With the US economy at least appearing to gather steam, Barack Obama will on Wednesday begin a series of speeches aimed at taking what credit for it he can, while suiting up for the autumn when the usual battles with Congress over economic policy are set to re-erupt.
The President will also try to regain the re-election lustre that has been dulled by frustrations on Capitol Hill – neither his gun control nor immigration reforms have yet come to pass – and scandals including the targeting of right-wing groups by tax authorities and revelations about intelligence gathering by the National Security Agency (NSA).
Mr Obama’s problems were illustrated by a Marist Institute poll giving him an approval rating of 41 per cent – the lowest in nearly two years. “Clearly, six months into his second term there has been fall-off across the board. It’s not like one group bailed on him,” said Lee Miringoff, director of the Marist Institute. “When he gets away from talking about the economy, numbers have a tendency to slide.”
Mr Obama’s tour starts Wednesday afternoon at Knox College in Galesburg, Illinois, where in 2005 he delivered his first major economic speech after his election to the US Senate. He will make versions of the same speech this week in Missouri and Florida.
“I’m excited about the speech, not because I think [it] is going to change any minds, but because it gives us an opportunity to re-focus attention on the thing the American people sent me to focus on … the economy and the struggles of middle-class families,” Mr Obama told supporters in Washington on Monday.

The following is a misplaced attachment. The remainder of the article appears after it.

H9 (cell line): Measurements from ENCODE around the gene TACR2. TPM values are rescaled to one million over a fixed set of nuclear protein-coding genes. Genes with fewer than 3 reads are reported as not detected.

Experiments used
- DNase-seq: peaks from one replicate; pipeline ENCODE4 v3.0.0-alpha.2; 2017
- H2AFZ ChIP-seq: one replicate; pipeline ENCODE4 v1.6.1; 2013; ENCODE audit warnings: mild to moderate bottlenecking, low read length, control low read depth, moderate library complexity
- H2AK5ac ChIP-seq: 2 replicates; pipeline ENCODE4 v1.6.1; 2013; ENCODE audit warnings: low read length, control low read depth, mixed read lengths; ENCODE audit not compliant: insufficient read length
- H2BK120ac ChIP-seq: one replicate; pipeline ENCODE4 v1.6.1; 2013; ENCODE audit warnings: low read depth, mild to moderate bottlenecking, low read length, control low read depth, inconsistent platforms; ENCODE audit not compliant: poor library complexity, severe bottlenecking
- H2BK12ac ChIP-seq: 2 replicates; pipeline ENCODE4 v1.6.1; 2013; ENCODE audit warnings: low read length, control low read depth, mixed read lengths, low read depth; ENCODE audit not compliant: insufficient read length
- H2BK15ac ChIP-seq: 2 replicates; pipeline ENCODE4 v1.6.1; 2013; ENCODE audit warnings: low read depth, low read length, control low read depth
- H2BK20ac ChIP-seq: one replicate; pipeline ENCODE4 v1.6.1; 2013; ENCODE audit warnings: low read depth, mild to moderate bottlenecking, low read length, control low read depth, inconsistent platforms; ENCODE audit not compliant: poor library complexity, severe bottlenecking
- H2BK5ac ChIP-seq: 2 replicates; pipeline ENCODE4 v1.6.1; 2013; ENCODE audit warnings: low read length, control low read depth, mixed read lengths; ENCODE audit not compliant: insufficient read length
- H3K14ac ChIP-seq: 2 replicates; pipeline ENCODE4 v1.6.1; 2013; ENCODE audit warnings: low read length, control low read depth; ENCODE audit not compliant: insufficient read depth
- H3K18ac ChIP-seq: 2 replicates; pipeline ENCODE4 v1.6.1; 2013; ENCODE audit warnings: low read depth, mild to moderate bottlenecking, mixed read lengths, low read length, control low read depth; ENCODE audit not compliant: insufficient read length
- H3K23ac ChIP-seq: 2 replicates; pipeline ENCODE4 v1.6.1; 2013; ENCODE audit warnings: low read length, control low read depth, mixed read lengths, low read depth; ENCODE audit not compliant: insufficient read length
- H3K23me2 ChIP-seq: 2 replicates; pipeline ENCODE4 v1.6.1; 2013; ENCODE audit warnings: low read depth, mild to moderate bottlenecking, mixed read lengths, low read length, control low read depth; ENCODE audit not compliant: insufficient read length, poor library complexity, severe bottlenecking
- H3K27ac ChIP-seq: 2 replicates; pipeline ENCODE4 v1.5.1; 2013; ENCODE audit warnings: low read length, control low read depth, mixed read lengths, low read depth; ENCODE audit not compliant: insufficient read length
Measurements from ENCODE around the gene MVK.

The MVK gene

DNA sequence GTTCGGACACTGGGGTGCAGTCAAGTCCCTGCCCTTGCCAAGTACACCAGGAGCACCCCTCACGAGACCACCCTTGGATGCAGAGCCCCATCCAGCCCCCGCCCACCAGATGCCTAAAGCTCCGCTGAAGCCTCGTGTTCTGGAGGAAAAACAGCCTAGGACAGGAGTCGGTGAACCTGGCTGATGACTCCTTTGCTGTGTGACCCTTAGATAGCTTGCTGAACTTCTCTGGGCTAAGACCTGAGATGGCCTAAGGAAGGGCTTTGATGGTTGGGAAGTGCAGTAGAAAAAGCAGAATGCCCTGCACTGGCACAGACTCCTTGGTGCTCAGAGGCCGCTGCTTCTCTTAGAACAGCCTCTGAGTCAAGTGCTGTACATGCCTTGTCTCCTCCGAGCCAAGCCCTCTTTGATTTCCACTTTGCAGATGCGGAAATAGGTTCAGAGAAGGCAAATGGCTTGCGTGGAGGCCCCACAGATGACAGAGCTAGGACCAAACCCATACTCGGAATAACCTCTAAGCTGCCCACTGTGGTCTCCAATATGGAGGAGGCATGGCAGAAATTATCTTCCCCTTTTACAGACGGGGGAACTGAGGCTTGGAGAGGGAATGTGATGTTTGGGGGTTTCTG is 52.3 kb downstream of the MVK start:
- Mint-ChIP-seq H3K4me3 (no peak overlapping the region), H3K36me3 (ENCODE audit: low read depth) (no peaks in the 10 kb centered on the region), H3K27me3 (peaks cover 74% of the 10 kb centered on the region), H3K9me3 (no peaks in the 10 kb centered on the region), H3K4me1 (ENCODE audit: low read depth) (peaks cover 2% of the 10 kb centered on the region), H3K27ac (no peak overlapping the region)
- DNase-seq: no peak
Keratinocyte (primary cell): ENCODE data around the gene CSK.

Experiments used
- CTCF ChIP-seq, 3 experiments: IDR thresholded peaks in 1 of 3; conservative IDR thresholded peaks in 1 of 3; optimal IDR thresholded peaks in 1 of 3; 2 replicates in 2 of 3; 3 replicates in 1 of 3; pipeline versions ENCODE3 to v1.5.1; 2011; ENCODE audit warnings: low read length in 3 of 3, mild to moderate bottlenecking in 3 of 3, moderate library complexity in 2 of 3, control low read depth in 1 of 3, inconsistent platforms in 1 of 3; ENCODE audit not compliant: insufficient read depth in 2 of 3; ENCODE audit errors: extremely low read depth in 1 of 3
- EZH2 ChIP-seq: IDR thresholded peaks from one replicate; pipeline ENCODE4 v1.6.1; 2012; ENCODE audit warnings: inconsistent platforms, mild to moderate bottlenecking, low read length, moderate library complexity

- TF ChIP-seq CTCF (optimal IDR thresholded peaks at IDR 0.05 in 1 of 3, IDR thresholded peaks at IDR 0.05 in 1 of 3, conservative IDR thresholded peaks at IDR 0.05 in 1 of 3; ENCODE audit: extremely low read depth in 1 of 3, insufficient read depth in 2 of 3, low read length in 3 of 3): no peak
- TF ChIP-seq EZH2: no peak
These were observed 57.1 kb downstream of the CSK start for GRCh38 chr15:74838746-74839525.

He will not unveil significant new initiatives, but it will be his chance to remind voters of the central message of his re-election campaign: that economic growth will not come with Republican trickle-down policies but from bolstering the middle class.
Republicans are evincing boredom. “Speeches don’t hire people. Speeches don’t get things done in Congress. When will the President roll up his sleeves and figure out how to work with Congress?” said Kirsten Kukowski, of the Republican National Committee.
Mr Obama will doubtless attempt some self-congratulation for the economic headway made since the Great Recession, citing improved housing and employment figures in particular. But the foundations for this progress are shaky. The fall in unemployment conceals worrying trends, including an increase in workers taking part-time jobs because full-time work seems unattainable. And any growth could fizzle if the Federal Reserve throttles back on flooding the economy with money, as is likely later this year.